The New York Times ran a generally sympathetic article about homeschooling yesterday. Among other things, the piece points out that the latest wave of school-free families "resist easy classification as part of the religious right or freewheeling left, who dominated the movement for decades." It also notes that the factors fueling the recent homeschooling explosion include the new, politically generated national education standards:
They come to home schooling fed up with the shortcomings of public education and the cost of private schools. Add to that the new nationwide standards—uniform curriculum and more testing—which some educators say penalize children with special needs, whether they are gifted, learning disabled or merely eccentric.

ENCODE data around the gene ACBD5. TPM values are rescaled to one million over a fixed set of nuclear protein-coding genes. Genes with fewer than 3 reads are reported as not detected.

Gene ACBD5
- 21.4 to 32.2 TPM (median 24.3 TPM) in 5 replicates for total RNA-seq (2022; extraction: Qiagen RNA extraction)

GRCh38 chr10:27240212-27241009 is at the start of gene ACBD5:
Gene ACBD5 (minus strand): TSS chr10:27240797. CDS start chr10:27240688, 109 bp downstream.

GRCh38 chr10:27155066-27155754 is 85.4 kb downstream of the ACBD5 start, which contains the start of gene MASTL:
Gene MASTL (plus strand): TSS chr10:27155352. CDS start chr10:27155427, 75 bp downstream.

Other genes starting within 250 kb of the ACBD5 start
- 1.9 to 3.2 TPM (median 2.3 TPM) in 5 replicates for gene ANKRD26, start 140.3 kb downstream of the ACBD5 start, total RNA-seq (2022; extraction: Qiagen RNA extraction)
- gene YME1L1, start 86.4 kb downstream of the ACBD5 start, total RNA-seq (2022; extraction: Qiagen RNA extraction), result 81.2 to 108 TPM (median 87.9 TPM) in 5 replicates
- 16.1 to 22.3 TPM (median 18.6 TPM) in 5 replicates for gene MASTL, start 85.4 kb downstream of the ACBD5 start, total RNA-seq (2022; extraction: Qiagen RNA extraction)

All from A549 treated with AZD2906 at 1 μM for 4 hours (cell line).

"It's a profound irony that the standards movement wound up alienating more parents and fueling the growth of home schooling," said Mitchell L. Stevens, an educational psychologist at New York University and author of "Kingdom of Children: Culture and Controversy in the Homeschooling Movement" (Princeton University Press, 2001).
"The presumption of home schooling is that children's distinctive needs come before the managerial needs of the schools," he said. "And, it's easier to do than it was 10 years ago, because the ideologues were so successful in making it legal and creating curriculum tools and organizational support."